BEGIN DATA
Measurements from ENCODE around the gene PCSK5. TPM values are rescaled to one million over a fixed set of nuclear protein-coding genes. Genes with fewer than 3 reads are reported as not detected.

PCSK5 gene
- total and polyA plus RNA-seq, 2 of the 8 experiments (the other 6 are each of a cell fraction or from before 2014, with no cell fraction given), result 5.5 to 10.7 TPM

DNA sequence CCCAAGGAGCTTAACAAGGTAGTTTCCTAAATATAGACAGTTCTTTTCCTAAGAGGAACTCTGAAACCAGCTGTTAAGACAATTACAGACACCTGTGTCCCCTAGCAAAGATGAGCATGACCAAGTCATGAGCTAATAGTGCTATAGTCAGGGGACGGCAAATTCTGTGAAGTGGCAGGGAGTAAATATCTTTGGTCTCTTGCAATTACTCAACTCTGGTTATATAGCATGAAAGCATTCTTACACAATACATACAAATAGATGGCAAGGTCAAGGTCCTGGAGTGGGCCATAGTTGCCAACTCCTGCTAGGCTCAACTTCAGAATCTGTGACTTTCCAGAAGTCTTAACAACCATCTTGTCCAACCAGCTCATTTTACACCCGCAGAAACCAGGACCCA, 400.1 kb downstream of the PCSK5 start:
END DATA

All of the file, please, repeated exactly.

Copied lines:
Measurements from ENCODE around the gene PCSK5. TPM values are rescaled to one million over a fixed set of nuclear protein-coding genes. Genes with fewer than 3 reads are reported as not detected.

PCSK5 gene
- total and polyA plus RNA-seq, 2 of the 8 experiments (the other 6 are each of a cell fraction or from before 2014, with no cell fraction given), result 5.5 to 10.7 TPM

DNA sequence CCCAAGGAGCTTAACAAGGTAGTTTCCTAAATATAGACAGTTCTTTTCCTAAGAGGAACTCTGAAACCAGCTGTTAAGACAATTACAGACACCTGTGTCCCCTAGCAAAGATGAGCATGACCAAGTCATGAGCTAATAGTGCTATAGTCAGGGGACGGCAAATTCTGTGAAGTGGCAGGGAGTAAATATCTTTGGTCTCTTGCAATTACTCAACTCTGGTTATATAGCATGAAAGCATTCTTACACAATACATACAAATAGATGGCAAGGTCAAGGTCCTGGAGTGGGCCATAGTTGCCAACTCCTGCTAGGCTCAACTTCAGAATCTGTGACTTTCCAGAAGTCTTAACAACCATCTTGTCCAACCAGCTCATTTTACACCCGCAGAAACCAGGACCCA, 400.1 kb downstream of the PCSK5 start: